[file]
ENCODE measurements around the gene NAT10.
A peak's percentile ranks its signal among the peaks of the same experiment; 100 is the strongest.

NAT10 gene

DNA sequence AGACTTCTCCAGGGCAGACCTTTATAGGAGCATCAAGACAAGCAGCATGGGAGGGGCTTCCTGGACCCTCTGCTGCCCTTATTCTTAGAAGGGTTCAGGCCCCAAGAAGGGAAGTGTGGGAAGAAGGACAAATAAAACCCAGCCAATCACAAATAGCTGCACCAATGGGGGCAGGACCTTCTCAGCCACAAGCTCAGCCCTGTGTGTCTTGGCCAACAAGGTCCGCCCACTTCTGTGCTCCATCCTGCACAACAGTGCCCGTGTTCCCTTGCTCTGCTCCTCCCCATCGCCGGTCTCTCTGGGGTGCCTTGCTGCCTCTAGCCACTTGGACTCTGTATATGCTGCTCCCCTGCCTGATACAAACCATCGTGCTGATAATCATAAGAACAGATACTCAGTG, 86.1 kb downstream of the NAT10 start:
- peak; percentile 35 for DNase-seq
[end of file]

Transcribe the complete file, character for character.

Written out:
ENCODE measurements around the gene NAT10.
A peak's percentile ranks its signal among the peaks of the same experiment; 100 is the strongest.

NAT10 gene

DNA sequence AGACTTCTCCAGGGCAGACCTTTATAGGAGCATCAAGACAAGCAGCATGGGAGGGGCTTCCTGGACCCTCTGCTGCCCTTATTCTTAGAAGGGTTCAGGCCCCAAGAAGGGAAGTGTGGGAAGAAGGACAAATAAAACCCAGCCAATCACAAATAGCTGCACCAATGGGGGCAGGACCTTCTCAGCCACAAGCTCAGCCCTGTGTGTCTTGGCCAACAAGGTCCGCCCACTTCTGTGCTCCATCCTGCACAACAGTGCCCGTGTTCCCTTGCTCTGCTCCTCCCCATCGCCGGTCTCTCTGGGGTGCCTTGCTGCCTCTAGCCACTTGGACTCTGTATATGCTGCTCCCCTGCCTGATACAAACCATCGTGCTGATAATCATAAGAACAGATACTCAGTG, 86.1 kb downstream of the NAT10 start:
- peak; percentile 35 for DNase-seq